Lecture 18: Introduction to Physical Simulation (17)

DanielMolina24

I don't quite understand why we would want to consider strain. I thought to recompute the new stiffness coefficient we could just calculate F/(new displacement) since F = ks * displacement

daniswords

I don't have a thorough answer to the question above, but this is how I made sense of it in my mind: imagine we had 2 different length springs, one much larger than the other. Now imagine that there is a length change in both that is the same amount. This same amount is a much larger proportion of the smaller spring. So it seems to me that just looking at change in length doesn't give us enough information.

sayandas00

Is the spring length on this slide for normalizing k_s in terms of mesh dimensions or in terms of some length in the scene? Because it seems like the example of the 10x10 vs 20x20 mesh implies both meshes take up the same amount of length in the scene, so I wasn't sure which quantity to use.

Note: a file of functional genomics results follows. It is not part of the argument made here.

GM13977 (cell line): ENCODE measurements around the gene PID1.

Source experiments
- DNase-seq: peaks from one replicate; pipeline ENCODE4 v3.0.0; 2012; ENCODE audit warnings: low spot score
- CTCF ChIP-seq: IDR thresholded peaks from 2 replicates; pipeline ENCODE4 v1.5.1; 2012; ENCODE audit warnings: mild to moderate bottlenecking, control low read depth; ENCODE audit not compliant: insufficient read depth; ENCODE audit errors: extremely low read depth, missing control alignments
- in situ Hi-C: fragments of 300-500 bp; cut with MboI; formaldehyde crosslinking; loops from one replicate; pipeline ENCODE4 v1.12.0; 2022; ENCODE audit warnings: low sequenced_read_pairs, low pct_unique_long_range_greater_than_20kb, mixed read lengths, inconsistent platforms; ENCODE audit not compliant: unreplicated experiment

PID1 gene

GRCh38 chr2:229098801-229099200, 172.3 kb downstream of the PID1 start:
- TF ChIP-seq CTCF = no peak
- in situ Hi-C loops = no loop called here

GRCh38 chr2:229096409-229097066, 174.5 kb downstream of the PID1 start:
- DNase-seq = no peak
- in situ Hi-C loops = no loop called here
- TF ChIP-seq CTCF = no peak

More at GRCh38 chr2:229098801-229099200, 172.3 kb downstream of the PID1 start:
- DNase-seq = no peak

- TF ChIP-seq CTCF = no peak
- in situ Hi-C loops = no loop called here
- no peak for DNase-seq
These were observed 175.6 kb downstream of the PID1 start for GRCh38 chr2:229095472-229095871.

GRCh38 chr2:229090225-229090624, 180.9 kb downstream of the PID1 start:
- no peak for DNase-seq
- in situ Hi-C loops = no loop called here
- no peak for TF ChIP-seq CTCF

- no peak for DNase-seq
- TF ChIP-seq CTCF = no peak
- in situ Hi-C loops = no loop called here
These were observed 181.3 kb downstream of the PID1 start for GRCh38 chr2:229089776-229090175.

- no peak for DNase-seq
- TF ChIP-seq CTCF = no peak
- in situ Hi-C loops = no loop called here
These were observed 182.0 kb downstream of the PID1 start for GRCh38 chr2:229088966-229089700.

I don't quite understand why we would want to consider strain. I thought to recompute the new stiffness coefficient we could just calculate F/(new displacement) since F = ks * displacement

I don't have a thorough answer to the question above, but this is how I made sense of it in my mind: imagine we had 2 different length springs, one much larger than the other. Now imagine that there is a length change in both that is the same amount. This same amount is a much larger proportion of the smaller spring. So it seems to me that just looking at change in length doesn't give us enough information.

Is the spring length on this slide for normalizing k_s in terms of mesh dimensions or in terms of some length in the scene? Because it seems like the example of the 10x10 vs 20x20 mesh implies both meshes take up the same amount of length in the scene, so I wasn't sure which quantity to use.